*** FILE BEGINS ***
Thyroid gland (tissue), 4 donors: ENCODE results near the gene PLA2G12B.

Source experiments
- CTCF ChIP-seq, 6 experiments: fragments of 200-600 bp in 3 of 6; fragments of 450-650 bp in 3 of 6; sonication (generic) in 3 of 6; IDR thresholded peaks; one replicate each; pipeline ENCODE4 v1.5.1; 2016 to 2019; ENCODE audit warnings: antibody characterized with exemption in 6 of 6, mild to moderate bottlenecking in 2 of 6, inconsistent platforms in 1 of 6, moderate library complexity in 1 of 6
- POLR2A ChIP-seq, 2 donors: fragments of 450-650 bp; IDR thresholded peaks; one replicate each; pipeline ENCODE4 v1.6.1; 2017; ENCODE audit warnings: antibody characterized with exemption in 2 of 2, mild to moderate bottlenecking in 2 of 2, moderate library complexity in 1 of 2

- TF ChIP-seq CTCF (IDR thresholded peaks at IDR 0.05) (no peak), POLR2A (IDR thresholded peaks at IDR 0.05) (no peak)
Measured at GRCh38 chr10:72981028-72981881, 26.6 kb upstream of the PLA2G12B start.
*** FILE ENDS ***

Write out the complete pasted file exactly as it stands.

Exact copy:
Thyroid gland (tissue), 4 donors: ENCODE results near the gene PLA2G12B.

Source experiments
- CTCF ChIP-seq, 6 experiments: fragments of 200-600 bp in 3 of 6; fragments of 450-650 bp in 3 of 6; sonication (generic) in 3 of 6; IDR thresholded peaks; one replicate each; pipeline ENCODE4 v1.5.1; 2016 to 2019; ENCODE audit warnings: antibody characterized with exemption in 6 of 6, mild to moderate bottlenecking in 2 of 6, inconsistent platforms in 1 of 6, moderate library complexity in 1 of 6
- POLR2A ChIP-seq, 2 donors: fragments of 450-650 bp; IDR thresholded peaks; one replicate each; pipeline ENCODE4 v1.6.1; 2017; ENCODE audit warnings: antibody characterized with exemption in 2 of 2, mild to moderate bottlenecking in 2 of 2, moderate library complexity in 1 of 2

- TF ChIP-seq CTCF (IDR thresholded peaks at IDR 0.05) (no peak), POLR2A (IDR thresholded peaks at IDR 0.05) (no peak)
Measured at GRCh38 chr10:72981028-72981881, 26.6 kb upstream of the PLA2G12B start.